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Black Obelisk of Shalmaneser
2Kings 17:3 Against him came up Shalmaneser king of Assyria
 
The Obelisk of Shalmaneser names the Biblical King Jehu. The obelisk resides in the British Museum.
 
Bronze band from the gates of the palace of Shalmaneser III. British Museum.
 
The Kurkh Monolith of Shalmaneser names King Ahab.
 
Black Obelisk of Shalmaneser
The "Black Obelisk" of Shalmaneser III (reigned 858-824 BC) is a black limestone Neo-Assyrian bas-relief sculpture from Nimrud (ancient Kalhu), in northern Iraq. Currently displayed in the British Museum. It is the most complete Assyrian obelisk yet discovered, and is historically significant because it displays the earliest ancient depiction of an Israelite.

It was erected as a public monument in 825 BCE at a time of civil war. It was discovered by archaeologist Sir Henry Layard in 1846.

The obelisk features twenty reliefs, five on each side. They depict five different subdued kings, bringing tribute and prostrating before the Assyrian king. From top to bottom they are: (1) Sua of Gilzanu (in north-west Iran), (2) Jehu of Bit Omri (ancient northern Israel), (3) an unnamed ruler of Musri (probably Egypt), (4) Marduk-apil-usur of Suhi (middle Euphrates, Syria and Iraq), and (5) Qalparunda of Patin (Antakya region of Turkey). Each scene occupies four panels around the monument and is described by a cuneiform script above them.

The second register from the top includes the earliest surviving picture of an Israelite: the Biblical Jehu, King of Israel. It describes how Jehu brought or sent his tribute in or around 841 BCE.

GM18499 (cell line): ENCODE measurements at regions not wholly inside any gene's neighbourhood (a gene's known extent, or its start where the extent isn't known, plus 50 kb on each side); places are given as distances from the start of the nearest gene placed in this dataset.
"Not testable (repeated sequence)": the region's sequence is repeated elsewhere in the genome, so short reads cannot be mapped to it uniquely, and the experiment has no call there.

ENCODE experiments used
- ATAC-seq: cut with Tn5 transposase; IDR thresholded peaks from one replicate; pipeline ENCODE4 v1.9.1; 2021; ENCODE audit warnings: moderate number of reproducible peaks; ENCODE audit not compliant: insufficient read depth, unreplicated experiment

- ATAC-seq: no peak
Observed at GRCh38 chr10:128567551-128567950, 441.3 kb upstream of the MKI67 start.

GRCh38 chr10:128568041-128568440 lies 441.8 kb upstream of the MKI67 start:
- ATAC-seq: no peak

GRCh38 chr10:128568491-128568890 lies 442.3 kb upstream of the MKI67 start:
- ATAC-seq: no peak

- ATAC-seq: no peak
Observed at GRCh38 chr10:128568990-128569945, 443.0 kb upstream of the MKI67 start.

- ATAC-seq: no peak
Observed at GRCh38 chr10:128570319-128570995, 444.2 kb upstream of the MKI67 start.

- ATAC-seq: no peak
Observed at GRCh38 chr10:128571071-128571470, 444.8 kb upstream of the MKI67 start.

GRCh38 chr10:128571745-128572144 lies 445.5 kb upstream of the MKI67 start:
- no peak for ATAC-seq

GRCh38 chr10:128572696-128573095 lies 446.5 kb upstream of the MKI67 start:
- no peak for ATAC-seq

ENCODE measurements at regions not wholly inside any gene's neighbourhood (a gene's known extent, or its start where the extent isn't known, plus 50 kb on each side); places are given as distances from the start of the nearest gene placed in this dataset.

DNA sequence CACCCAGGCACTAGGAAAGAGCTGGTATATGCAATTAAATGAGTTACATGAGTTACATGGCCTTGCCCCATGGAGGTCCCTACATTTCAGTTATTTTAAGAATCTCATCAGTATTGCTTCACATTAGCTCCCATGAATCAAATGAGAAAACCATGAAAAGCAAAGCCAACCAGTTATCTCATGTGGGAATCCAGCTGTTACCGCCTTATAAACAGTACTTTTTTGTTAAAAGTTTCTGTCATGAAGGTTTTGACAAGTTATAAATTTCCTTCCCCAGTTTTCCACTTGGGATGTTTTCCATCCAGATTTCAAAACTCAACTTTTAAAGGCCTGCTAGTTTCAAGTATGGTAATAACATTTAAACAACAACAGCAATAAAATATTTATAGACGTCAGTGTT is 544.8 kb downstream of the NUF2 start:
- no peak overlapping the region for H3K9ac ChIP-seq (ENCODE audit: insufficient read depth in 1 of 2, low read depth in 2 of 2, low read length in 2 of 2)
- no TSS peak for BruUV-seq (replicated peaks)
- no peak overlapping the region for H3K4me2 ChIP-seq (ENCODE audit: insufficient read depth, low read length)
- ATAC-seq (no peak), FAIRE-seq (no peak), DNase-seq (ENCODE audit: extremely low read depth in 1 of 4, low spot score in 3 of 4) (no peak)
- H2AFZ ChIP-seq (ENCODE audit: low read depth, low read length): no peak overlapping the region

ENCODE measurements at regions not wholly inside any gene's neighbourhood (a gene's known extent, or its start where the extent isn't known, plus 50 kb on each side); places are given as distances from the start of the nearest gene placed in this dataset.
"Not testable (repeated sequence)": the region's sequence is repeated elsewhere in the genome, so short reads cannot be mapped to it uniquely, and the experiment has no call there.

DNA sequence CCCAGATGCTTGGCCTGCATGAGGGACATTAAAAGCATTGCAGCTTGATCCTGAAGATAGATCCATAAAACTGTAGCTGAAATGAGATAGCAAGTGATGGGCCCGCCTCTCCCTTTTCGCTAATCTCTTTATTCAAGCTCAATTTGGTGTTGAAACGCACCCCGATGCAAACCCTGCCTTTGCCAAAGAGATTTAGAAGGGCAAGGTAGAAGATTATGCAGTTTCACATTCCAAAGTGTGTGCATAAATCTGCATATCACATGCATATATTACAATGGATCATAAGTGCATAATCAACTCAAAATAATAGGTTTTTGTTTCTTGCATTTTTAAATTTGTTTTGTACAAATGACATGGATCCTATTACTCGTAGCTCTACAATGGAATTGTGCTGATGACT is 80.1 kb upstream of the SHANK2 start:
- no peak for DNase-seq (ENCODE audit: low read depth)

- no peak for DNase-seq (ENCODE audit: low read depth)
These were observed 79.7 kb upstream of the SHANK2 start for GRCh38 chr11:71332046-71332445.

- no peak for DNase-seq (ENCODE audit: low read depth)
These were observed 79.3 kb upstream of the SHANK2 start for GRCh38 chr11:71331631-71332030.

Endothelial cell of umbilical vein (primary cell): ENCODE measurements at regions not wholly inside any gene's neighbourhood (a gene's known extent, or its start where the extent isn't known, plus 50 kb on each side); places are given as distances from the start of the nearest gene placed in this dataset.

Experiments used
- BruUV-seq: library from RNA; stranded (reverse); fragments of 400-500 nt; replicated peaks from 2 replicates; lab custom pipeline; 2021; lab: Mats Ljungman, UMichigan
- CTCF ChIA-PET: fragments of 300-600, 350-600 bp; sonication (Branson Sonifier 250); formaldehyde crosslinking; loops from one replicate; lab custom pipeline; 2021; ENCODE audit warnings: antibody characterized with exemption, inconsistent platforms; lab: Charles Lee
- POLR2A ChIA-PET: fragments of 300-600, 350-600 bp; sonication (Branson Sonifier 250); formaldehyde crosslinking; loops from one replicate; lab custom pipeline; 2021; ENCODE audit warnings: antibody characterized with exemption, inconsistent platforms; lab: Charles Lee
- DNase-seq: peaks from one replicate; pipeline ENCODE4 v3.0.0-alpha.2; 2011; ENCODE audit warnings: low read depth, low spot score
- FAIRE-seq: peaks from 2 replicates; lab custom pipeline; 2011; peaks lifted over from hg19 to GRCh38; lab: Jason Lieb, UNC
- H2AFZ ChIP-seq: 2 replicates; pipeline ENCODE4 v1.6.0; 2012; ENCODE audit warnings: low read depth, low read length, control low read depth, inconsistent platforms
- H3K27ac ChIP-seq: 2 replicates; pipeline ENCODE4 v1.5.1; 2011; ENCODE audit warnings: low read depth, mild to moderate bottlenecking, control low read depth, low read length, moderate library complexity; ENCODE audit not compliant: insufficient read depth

Jehu severed Israel’s alliances with Phoenicia and Judah, and became subject to Assyria. The caption above the scene, written in Assyrian cuneiform, can be translated:

"The tribute of Jehu, son of Omri: I received from him silver, gold, a golden bowl, a golden vase with pointed bottom, golden tumblers, golden buckets, tin, a staff for a king and spears."

For more on "Son of Omri" see the Moabite Stone

 
 
The Kurkh Monolith
The Monolith is an Assyrian document that contains the Battle of Qarqar at the end. The Monolith stands some 2.2 metres tall and roughly covers years one through six of the reign of Assyrian King Shalmaneser III.

Inscribed on the Monolith is a reference to King Ahab who contributed 2,000 chariots and 10,000 soldiers to an alliance of kings that was attempting to resist the conquering armies of Shalmaneser.
 
 

Scriptures
2 Kings 17:3 Against him came up Shalmaneser king of Assyria; and Hoshea became his servant, and gave him presents.

2 Kings 18:9 Shalmaneser king of Assyria came up against Samaria, and besieged it.

2 Kings 9:13 Then they hasted, and took every man his garment, and put it under him on the top of the stairs, and blew with trumpets, saying, Jehu is King.

2 Kings 8:26 Two and twenty years old was Ahaziah when he began to reign; and he reigned one year in Jerusalem. And his mother's name was Athaliah, the daughter of Omri king of Israel.